Other highlights of the report include:

  • Over the past two decades and across all levels of degree attainment, more females than males have graduated in food, agriculture, renewable natural resources and the environment.
  • Some majors tend to attract a greater proportion of female students, including animal sciences, agricultural education, agricultural communication and veterinary medicine.
  • Other majors tend to attract more male students, including agricultural engineering, forestry, agronomy and crop science.
  • There will be a strong demand for graduates with expertise in data science across all disciplines.
  • Expect to see strong employment for specialists in marketing, e-commerce, field technical service, water quality and environment, climate and invasive species, food technology, and environmental and rural policy.
 
The reportEmployment Opportunities for College Graduates in Food, Agriculture, Renewable Natural Resources and the Environment, United States, 2020–2025 is ninth in a report series of five-year projections initiated by the U.S. Department of Agriculture in 1980.
Farm Show Town Hall Meeting with PSU Dean Rick Roush and Secretary Russell Redding
Also during the 2021 Virtual Farm Show, join the Dean of Penn State College of Agricultural Sciences Rick Roush, and the Secretary of the Pennsylvania Department of Agriculture Russell Redding, for a discussion and Q&A on Pennsylvania agriculture. The live zoom event will be held Wednesday, January 13 from 10:00 AM to 11:00 AM ET. Interested in participating? Click here to register.
Agricultural Law Symposium at the PA Farm Show
As part of the virtual 2021 PA Farm Show, the Penn State Center for Agricultural and Shale Law will host an Agricultural Law Symposium January 12 and 14.
 
All sessions are free of charge and presented on-line via ZOOM. Click here to register. (Registration required in order to receive symposium materials.)
 
Each day will consist of two one-hour sessions on current topics in agricultural law. 4 CLE credits for PA licensed attorneys available (approval pending).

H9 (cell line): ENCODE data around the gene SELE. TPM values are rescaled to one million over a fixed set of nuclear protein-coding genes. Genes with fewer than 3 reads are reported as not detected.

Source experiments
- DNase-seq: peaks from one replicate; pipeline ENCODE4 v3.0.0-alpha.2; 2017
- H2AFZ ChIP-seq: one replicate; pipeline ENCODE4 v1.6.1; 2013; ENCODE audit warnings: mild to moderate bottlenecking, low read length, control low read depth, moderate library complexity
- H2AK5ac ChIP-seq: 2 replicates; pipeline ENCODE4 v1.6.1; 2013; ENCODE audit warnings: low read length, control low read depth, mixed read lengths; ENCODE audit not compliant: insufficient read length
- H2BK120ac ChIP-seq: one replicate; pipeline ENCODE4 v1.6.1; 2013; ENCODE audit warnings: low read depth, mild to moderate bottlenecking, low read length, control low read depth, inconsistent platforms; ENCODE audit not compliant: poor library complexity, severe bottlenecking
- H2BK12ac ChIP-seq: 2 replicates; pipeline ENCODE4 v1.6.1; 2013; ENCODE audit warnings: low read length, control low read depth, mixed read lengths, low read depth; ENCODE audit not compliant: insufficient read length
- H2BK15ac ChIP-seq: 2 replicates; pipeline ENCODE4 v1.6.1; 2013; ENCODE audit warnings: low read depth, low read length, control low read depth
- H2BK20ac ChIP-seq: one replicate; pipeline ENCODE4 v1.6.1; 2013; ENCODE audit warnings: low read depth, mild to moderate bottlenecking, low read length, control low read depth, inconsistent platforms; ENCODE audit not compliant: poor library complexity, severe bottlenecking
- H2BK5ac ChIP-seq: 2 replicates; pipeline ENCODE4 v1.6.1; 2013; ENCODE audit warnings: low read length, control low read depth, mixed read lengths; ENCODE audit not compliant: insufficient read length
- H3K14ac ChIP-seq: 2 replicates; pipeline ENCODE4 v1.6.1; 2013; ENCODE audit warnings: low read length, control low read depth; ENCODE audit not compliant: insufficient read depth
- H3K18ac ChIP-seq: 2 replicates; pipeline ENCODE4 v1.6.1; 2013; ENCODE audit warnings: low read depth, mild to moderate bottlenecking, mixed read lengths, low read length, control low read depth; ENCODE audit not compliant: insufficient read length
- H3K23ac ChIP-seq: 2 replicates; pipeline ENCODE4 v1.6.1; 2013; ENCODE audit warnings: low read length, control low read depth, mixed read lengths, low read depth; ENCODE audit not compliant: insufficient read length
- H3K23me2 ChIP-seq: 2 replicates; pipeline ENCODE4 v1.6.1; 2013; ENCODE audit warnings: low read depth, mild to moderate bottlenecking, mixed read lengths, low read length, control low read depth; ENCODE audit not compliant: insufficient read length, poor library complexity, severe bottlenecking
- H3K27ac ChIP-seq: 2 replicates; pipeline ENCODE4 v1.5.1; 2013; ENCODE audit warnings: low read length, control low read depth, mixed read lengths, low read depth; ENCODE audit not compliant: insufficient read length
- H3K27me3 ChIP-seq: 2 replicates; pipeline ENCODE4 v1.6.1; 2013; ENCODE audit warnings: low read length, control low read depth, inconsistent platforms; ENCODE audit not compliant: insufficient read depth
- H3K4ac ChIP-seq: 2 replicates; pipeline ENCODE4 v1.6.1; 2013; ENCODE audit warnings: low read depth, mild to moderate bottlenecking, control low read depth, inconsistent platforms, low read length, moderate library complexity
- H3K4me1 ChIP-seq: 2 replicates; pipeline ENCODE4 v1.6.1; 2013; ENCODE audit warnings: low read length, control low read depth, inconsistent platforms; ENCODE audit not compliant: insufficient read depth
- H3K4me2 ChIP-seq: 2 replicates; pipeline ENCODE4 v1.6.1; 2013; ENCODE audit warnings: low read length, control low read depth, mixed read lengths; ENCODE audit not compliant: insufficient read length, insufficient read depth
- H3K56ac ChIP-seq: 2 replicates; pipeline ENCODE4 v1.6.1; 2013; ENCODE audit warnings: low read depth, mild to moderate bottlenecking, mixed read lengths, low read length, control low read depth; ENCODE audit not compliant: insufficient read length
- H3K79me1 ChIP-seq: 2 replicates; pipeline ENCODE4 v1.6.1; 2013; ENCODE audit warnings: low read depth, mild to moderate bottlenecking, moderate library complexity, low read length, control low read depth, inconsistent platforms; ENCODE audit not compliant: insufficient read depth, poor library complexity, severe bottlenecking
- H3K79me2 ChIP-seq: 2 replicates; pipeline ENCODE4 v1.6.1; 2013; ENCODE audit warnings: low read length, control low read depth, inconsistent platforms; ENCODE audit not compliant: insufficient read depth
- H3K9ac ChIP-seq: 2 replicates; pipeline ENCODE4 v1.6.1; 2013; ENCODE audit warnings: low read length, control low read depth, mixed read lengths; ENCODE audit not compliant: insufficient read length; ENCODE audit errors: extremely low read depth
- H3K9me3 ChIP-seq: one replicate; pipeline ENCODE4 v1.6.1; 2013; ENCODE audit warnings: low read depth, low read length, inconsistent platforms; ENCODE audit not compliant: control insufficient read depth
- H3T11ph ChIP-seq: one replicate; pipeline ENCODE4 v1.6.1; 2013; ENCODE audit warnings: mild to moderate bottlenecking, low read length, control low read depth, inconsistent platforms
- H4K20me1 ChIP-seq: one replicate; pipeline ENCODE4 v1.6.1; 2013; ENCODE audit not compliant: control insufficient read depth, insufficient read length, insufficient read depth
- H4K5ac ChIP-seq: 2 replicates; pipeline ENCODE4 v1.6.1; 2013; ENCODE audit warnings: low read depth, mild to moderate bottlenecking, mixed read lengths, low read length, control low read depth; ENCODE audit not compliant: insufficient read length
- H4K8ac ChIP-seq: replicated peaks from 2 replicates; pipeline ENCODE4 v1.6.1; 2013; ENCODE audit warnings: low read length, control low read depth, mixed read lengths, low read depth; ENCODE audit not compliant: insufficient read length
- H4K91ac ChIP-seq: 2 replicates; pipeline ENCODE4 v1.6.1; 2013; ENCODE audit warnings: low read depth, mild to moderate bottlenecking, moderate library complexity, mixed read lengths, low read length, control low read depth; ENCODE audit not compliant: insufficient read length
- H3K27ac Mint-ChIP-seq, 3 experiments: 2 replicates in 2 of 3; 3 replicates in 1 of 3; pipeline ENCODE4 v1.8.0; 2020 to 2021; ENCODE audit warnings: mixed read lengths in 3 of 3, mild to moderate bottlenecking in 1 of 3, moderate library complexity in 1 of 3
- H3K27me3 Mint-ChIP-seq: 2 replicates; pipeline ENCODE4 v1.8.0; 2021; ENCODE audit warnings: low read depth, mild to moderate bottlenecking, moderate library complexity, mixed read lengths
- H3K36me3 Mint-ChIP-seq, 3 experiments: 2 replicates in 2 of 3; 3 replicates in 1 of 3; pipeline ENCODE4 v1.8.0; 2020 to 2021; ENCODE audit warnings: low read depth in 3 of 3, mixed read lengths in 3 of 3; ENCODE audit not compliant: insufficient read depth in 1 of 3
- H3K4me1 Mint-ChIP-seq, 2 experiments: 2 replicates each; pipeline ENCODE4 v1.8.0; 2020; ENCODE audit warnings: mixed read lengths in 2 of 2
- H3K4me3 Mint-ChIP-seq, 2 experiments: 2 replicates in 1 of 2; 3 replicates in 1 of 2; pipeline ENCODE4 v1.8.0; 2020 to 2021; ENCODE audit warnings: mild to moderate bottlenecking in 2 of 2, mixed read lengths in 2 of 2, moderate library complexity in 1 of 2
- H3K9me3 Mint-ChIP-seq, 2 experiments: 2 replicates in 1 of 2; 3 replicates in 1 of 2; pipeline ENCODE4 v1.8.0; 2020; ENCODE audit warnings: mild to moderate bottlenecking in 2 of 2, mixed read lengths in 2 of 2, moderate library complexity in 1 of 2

Tuesday, January 12, 2021 (1:00 – 3:15 pm)
                  
1:00 pm - The Year 2020 in Agricultural Law: The Year of Living Dangerously, Ross H. Pifer (Director) and Audry Thompson (Research Assistant) from the Center will review the biggest developments in agricultural law in 2020.   
 
2:15 pm - Utility Scale Solar Leasing: How It Works and When It Doesn’t* , Brook Duer (Staff Attorney) from the Center and Doug Wolfgang, Director of PDA’s Bureau of Farmland Preservation, will provide landowners with an in-depth look at leasing land for grid-scale solar electrical generation and how existing ag programs may conflict with a solar lease.
 
*This webinar is part of 2021 Virtual Farm Show educational programming on solar energy conducted jointly with Pennsylvania DEP and Penn State Extension.
 
Thursday, January 14, 2021 (1:00 – 3:15 pm)
 
1:00 pm - Chesapeake Bay Developments: Moving the Ball or the Goal Line?, Brook Duer (Staff Attorney) from the Center will moderate a discussion between special guests Lara B. Fowler, Esq. of Penn State Law and Paul Goeringer, Esq. from the University of Maryland, College Agriculture and Natural Resources on the recently filed Chesapeake Bay litigation against the EPA, the pending Conowingo Dam re-licensure settlement and the impending Conowingo Watershed Implementation Plan. 
 
2:15 pm - Pesticide Drama & Non-Target Liability, Jackie Schweichler (Staff Attorney) and Chloe Marie (Research Specialist) from the Center will review civil liability for non-target property damage from dicamba and other pesticides/herbicides, 2020’s court-ordered dicamba registration cancellation and new 5-year EPA registration, the status of glyphosate personal injury litigation/settlements and state actions on chlorpyrifos. 
New Administration Supports Cover Crops
When announcing his choice of Tom Vilsack as Secretary of the USDA, president-elect Biden indicated that financial support for farmers planting cover crops would be a priority.

“He [Vilsack] helped develop my rural plan for America in the campaign and now he will carry it out. That includes making American agriculture the first in the world to achieve net-zero emissions and create new sources of income for farmers in the process, by paying farmers to put their land in conservation and plant cover crops that use the soil to capture carbon,” said the president-elect.

Read full story here.
Thank You Alliance Sponsors
Gold Sponsors
Lancaster Farming
MM Weaver and Sons
Stroud Water Research Center

Silver Sponsors
AgChoice and Mid-Atlantic Farm Credit
DuPont Pioneer
Gro-Mor Plant Food, Inc.
Melvin Weaver & Sons

Bronze Sponsors
American Dairy Association North East
Bayer CropScience
Fulton Bank
King's AgriSeeds
PA Grain Processing, LLC
Univest Financial Corporation

Sponsor
Bottom Line Ag Supply
Hostetter Grain, Inc.
Rosetree Consulting
The Mill
TIMAC USA
Pennsylvania No-Till Alliance
2215 Forest Hills Drive, Suite 39, Harrisburg, PA 17112